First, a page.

Stocks fell in afternoon trading Wednesday after the Federal Reserve lowered its estimates for U.S. economic growth.
According to preliminary calculations, Dow Jones industrial average dropped 80.34 points to 12,109.67. The Standard & Poor's 500 index fell 8.33 points to 1,287.19. The Nasdaq fell 18.07 points to 2,669.19.
The Federal Reserve left interest rates unchanged at the end of its two-day meeting Wednesday. In an updated forecast, the Fed now estimates the economy will grow between 2.7 percent and 2.9 percent this year. That's down from the previous estimate of 3.1 percent to 3.3 percent estimate made after its last meeting in April.
Federal Reserve Chairman Bernanke said the main causes of the recent slowdown are temporary. The Fed expects the economy to pick up next year after the effects of Japan's March 11 earthquake and higher gasoline prices diminish.
The Fed pledged no new help to boost the economy. The central bank's $600 billion bond-buying program draws to a close at the end of this month.
Among heavily traded companies, FedEx Corp. reported a 33 percent jump in income and said it expects global economic growth to continue. The package delivery company's stock rose 3 percent.
Analysts consider results from FedEx and its rival UPS Corp. important indicators for the broader economy because they ship orders for all kinds of businesses.
"I don't think the economy is headed for recession," said Peter Cardillo, chief market economist at New York-based brokerage house Avalon Partners Inc. "That means corporate earnings stay strong, and that's the bottom line for the stock market."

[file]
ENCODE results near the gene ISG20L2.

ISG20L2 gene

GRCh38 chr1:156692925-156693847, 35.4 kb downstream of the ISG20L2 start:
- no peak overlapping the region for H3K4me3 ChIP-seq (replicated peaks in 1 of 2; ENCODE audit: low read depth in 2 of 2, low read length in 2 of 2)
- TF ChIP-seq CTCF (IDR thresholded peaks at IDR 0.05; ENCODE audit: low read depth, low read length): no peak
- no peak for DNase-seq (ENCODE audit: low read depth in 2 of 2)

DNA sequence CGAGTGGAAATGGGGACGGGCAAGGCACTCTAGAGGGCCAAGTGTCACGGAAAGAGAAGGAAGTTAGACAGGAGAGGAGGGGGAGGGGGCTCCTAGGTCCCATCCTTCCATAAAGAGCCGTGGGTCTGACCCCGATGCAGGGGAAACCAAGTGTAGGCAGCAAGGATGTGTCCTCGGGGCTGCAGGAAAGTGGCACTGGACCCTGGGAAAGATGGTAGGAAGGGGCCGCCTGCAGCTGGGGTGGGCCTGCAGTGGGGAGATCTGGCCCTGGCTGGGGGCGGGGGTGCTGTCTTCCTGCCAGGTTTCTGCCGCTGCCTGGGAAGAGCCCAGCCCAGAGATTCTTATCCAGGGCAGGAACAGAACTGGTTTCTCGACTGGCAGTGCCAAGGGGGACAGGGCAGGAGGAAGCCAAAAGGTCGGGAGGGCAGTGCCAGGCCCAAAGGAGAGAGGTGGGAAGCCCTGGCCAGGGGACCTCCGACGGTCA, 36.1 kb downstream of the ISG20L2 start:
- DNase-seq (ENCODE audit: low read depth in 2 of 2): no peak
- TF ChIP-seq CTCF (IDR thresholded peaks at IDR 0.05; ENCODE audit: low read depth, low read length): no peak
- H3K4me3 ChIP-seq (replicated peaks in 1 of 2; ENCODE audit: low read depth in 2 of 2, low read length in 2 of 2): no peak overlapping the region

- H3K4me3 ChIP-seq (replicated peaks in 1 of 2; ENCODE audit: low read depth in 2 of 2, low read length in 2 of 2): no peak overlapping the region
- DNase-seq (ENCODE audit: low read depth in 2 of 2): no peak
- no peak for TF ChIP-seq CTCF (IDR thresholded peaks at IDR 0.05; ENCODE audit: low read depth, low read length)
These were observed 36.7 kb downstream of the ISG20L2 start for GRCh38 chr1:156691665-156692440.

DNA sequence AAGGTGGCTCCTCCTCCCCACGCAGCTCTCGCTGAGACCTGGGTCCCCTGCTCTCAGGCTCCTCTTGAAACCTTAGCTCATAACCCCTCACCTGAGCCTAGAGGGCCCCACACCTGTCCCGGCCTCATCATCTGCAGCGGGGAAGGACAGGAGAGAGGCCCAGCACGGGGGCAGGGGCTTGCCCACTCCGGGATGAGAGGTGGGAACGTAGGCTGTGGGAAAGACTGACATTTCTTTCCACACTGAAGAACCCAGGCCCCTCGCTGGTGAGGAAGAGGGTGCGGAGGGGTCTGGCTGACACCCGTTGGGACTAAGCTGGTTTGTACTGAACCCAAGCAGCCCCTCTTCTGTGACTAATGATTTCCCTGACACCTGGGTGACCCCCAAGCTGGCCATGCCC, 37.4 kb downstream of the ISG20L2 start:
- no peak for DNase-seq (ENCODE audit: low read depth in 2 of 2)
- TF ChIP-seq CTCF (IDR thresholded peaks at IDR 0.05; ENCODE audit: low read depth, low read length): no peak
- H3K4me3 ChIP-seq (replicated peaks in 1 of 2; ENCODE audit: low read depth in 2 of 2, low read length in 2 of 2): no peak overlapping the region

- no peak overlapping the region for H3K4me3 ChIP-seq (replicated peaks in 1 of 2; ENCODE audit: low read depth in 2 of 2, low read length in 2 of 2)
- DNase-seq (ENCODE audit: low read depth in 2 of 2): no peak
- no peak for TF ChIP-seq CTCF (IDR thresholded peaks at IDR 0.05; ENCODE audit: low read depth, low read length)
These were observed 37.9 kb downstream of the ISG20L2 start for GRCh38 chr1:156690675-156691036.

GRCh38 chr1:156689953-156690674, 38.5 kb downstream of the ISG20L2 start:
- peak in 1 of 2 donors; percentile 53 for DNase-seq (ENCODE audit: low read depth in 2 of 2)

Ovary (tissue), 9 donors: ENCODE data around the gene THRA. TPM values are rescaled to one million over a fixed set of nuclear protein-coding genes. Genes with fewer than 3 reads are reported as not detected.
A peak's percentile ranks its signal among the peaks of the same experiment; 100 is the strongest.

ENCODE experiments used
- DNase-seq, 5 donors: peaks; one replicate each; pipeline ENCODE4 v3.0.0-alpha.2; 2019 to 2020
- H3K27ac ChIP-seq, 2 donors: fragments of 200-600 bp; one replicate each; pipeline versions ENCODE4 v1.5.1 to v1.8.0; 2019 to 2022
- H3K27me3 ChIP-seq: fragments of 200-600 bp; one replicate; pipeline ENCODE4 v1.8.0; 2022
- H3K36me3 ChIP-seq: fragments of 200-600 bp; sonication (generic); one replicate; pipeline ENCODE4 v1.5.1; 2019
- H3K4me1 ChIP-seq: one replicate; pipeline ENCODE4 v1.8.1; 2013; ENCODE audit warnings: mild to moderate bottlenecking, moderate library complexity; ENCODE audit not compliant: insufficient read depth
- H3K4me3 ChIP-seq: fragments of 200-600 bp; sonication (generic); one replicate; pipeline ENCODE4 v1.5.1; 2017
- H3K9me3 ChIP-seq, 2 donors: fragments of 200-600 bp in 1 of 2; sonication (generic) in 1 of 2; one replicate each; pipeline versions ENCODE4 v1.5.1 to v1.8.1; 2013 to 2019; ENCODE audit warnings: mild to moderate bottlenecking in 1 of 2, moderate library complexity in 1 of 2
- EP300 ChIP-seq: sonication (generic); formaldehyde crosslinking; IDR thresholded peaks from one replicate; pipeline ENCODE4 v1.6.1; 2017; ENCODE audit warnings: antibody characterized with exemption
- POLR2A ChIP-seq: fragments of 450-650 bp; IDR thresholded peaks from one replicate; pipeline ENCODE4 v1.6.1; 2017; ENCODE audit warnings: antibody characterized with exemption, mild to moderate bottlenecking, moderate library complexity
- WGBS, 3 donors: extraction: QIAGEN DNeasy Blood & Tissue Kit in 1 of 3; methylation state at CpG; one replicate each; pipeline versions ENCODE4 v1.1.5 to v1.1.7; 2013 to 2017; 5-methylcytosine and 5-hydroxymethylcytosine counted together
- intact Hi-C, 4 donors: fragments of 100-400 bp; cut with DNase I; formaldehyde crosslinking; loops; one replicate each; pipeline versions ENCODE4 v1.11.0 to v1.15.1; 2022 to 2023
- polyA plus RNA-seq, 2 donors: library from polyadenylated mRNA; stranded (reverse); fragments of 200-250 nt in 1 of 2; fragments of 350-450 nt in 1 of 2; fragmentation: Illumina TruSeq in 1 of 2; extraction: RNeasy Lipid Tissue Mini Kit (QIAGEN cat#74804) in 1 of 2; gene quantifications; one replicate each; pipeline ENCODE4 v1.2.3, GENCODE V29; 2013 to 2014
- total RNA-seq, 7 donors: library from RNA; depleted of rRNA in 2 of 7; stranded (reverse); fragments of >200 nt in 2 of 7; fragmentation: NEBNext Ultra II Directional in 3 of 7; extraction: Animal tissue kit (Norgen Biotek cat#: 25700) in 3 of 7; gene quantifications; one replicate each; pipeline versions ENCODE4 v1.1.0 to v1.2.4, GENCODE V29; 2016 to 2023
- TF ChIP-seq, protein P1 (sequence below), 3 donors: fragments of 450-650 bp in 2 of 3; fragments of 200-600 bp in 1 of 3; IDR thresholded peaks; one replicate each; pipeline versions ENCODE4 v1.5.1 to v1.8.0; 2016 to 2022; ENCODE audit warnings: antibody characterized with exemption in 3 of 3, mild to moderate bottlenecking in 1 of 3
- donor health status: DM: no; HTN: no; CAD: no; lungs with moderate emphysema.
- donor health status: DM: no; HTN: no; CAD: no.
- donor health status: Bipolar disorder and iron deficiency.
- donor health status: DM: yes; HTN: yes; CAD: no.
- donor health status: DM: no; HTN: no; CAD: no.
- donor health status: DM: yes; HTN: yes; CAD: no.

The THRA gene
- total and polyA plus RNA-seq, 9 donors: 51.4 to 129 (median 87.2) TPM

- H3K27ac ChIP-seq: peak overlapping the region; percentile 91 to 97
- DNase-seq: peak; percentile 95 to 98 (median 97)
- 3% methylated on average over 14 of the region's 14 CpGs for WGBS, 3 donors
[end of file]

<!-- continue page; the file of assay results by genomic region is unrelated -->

CarMax Inc. rose 8 percent, the biggest gain in the S&P 500 index. The dealership owner said profit rose 25 percent on higher used-vehicle prices.
Jabil Circuit Inc. rose 4 percent after the electronics part maker said its earnings doubled last quarter.
AeroVironment Inc. jumped 21 percent after the maker of unmanned aerial drones and charging systems for electric cars said its income rose 13 percent.
In Greece, the new government narrowly won a vote of confidence. That may help it push through budget cuts and other austerity measures that it needs to secure more emergency loans.
The cash will help the country at least delay a default on its debt, an event that would hurt banks and the European economy. Worries about a Greek default have weighed on global financial markets since May.
The S&P 500 jumped 1.3 percent Tuesday on hopes the Greek government would win the confidence vote, extending the market's rally to four days. It was the index's longest winning streak since May. The last time the index climbed for five straight days was in January.